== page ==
Current Task Forces
Consider what potential technical capabilities may not be sufficiently acted upon by the DoD in the decade to come, that will lead to U.S. regrets in 2028 and, in broad terms, what those actions might be. Considerations for each recommended emerging technical capability should include: maturation of science and technology; the development of new weapons and weapon concepts (including weapons of mass destruction); the emergence of new operational concepts and rules of engagement; different potential adversaries and different kinds of potential adversaries; changing alliances among potential adversaries and changing relationships between the United States and its allies; broad global trends such as demographic shifts, geopolitical changes, resource constraints or climate change; evolving priorities for national security objectives; and, U.S. foreign policy goals.
Provide timely recommendations to the DoD on specific elements of a technology strategy for each of the ten Under Secretary of Defense for Research and Engineering (USD(R&E)) priority technology domains: hypersonics; directed energy; command, control, and communications; space offense and defense; cybersecurity; artificial intelligence/machine learning; missile defense; quantum science and computing; microelectronics; and, nuclear modernization.
Provide subject matter expertise to the Executive Order working groups, including but not limited to providing insights into current and anticipated science and technology developments. The working groups are organized by sectors and areas of interest that make up the defense industrial base. The goal of engaging the DSB task force is to support the Office of Manufacturing and Industrial Base Policy (MIBP) in their work to develop findings and recommendations for a robust, secure, resilient, and innovative industrial base that meets national security requirements.
Tasked to characterize the current capabilities of the NLCC, both within DoD and across the interagency; investigate new or emerging concepts and technologies that might facilitate a more adaptive NLCC to address an unpredictable future; determine alternative concepts for phasing in new capabilities, architectural changes, and/or technologies to implement the concepts investigated above; assess the technical and program management capabilities needed for producing a fully integrated NLCC; and make recommendations, both technical and organizational, that would increase confidence in the critical operations of the NLCC in the context of evolving threats to its integrity.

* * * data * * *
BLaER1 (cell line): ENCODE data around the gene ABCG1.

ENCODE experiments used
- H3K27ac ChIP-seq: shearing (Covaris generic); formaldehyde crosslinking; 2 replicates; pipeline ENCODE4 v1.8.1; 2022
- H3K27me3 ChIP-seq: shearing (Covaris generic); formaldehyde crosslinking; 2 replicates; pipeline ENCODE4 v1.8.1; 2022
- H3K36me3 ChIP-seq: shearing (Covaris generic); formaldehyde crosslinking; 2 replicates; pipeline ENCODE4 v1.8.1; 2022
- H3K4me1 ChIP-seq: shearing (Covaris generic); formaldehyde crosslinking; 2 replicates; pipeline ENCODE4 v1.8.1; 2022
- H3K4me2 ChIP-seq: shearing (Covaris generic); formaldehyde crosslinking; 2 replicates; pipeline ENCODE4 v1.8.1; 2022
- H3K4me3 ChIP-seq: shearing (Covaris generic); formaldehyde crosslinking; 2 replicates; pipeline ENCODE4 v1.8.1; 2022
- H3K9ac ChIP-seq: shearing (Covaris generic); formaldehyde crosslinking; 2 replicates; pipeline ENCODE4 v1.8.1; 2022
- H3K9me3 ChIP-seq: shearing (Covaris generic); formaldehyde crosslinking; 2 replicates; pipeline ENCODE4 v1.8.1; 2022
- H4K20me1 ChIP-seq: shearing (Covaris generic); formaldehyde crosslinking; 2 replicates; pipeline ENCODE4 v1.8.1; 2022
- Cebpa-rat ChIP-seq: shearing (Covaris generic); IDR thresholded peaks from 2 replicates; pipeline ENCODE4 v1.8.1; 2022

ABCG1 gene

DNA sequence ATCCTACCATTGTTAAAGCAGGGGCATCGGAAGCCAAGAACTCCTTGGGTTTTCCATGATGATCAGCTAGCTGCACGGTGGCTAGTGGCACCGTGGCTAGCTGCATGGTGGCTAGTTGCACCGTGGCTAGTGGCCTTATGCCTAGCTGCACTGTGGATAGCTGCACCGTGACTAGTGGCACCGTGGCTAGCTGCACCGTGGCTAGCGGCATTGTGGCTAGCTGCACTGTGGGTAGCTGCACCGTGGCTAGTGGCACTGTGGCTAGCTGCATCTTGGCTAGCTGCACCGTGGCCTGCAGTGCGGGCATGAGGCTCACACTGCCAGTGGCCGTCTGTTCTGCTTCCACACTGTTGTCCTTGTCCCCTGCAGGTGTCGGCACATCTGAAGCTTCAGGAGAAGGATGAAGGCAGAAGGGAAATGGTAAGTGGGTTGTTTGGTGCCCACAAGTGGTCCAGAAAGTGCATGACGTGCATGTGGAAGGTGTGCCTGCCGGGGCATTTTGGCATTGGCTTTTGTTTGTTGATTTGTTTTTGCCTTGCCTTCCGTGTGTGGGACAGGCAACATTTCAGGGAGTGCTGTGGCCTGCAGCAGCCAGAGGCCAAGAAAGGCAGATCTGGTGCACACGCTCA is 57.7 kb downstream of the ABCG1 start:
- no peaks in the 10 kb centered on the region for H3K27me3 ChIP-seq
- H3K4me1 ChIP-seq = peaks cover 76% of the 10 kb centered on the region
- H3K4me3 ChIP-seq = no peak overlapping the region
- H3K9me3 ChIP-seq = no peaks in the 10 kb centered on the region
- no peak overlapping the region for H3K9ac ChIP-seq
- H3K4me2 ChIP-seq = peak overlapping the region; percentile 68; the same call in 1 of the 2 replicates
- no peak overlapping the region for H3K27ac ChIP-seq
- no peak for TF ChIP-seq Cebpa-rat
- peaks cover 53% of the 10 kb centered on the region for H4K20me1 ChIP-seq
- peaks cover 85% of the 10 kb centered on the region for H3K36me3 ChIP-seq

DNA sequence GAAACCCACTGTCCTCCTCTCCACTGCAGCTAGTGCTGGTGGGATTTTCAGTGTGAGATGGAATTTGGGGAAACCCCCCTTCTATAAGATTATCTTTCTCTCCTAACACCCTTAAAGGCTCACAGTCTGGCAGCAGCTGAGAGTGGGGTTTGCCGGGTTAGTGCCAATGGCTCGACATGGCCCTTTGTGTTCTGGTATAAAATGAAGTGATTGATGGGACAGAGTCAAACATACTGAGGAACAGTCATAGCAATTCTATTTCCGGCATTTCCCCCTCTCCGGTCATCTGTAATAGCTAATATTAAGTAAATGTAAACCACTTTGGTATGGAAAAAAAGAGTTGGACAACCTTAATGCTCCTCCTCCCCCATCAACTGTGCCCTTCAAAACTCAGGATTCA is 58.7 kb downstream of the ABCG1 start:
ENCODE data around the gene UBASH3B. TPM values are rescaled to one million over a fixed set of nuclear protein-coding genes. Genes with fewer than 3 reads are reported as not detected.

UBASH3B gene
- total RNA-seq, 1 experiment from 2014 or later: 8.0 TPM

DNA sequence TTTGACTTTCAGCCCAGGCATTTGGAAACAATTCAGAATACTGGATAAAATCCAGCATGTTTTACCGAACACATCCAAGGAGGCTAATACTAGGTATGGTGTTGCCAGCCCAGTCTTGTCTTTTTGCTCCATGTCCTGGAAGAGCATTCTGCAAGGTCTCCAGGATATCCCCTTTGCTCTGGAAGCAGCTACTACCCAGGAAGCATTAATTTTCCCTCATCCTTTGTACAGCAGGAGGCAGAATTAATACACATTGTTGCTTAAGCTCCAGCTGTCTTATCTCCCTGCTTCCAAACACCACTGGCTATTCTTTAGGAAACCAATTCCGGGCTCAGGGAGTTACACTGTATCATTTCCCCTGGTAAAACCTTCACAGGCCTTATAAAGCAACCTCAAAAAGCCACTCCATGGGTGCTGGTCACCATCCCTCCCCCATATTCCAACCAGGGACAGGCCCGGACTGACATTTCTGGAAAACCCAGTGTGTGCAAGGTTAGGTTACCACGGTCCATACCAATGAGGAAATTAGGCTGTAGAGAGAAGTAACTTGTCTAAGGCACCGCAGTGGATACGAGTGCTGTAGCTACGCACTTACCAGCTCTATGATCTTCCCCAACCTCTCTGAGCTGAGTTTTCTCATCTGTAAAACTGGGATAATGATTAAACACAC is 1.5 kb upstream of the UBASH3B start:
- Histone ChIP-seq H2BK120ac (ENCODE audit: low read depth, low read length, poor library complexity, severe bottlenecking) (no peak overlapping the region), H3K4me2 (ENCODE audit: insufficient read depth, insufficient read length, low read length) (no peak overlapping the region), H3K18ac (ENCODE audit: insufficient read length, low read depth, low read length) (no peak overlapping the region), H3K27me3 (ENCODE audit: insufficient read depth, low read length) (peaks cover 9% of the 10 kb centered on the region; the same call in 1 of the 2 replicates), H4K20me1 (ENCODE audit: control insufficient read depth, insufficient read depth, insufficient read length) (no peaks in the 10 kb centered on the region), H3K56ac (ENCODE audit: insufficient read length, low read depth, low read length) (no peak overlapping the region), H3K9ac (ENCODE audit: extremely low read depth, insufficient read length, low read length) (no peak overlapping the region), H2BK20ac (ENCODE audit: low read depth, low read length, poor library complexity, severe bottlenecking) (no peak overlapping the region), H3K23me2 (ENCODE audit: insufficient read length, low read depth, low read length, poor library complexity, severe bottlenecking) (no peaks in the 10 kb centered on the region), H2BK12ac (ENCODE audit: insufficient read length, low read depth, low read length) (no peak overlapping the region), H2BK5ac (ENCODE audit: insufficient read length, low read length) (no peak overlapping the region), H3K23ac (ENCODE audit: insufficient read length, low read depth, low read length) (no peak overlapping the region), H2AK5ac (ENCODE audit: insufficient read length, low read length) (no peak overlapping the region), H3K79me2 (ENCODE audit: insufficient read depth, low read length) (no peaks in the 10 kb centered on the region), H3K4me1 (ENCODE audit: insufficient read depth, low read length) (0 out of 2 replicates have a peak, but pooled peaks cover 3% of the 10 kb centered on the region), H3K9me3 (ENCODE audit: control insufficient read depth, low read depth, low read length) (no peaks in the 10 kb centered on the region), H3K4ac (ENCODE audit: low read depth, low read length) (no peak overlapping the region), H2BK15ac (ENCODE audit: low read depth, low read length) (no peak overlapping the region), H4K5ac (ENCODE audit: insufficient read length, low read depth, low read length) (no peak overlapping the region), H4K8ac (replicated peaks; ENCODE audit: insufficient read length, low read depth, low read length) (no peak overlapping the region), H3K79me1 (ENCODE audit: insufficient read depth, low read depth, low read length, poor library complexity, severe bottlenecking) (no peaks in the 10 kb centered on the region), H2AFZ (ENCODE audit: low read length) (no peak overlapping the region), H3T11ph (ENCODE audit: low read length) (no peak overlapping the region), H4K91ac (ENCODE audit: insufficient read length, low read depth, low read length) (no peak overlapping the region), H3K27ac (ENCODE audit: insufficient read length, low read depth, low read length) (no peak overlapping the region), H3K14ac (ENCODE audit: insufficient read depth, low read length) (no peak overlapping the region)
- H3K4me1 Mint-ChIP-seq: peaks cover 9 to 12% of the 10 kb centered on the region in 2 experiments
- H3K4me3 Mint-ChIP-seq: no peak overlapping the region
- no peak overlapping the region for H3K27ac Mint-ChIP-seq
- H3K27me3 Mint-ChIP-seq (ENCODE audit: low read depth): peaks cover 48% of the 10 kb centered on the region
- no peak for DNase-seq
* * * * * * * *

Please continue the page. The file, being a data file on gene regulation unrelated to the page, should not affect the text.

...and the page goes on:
Examines the planned advanced technology demonstrations that will be submitted as part of the upcoming President’s Budget submission for Fiscal Year (FY) 2019.
Focuses on the most rapidly moving areas of modern bioscience. These areas have the potential to provide the basis for technologies that either yield novel opportunities for defense innovation or, in the hands of an adversary, present a threat to national security. Its emphasis will be on new technologies, and it will include consideration of technical advances that can be accomplished now as well as conservative speculation on what might be technically possible in 25 years.
Examines the range of doctrine, policy, authority, strategy, operational capability, tactics, implementation, and support options required to respond to threats to U.S. national security and give the Department full range of options for the employment of 21st century multi-domain effects. The study will encompass undersea, naval surface, land warfare, and air and space domains. The task force will not address the use of nuclear weapons.
Focuses on high-end threats, particularly Russia and China, and how their activities could challenge future logistics systems and operations. It will evaluate the implications of the current and emerging threats to the DoD logistics enterprise, develop concepts to mitigate these threats, and make prioritized actionable recommendations for steps that will reduce the most significant vulnerabilities.
Explores new defense systems, and technology that will enable cost effective power projection that relies on the use of longer stand-off distances than current capabilities.
Assesses the current posture of the government and supporting organizations, particularly with respect to the preparedness of DoD to execute its missions, both in the homeland and abroad. The emphasis should be on scoping the challenges facing DoD in executing its missions.
Will investigate the opportunities for, and limitations of, offensive cyber capabilities in support of overall U.S. strategy and provide actionable recommendations to enhance those capabilities.
Will identify ways in which deterrence can evolve given a changing security environment, and should deterrence alone prove inadequate, then identify additional ways to prevent and respond, both for the United States and for its allies.
Defense Science Board, OUSD(R&E)
The Pentagon, 3B888A, Washington, DC 20310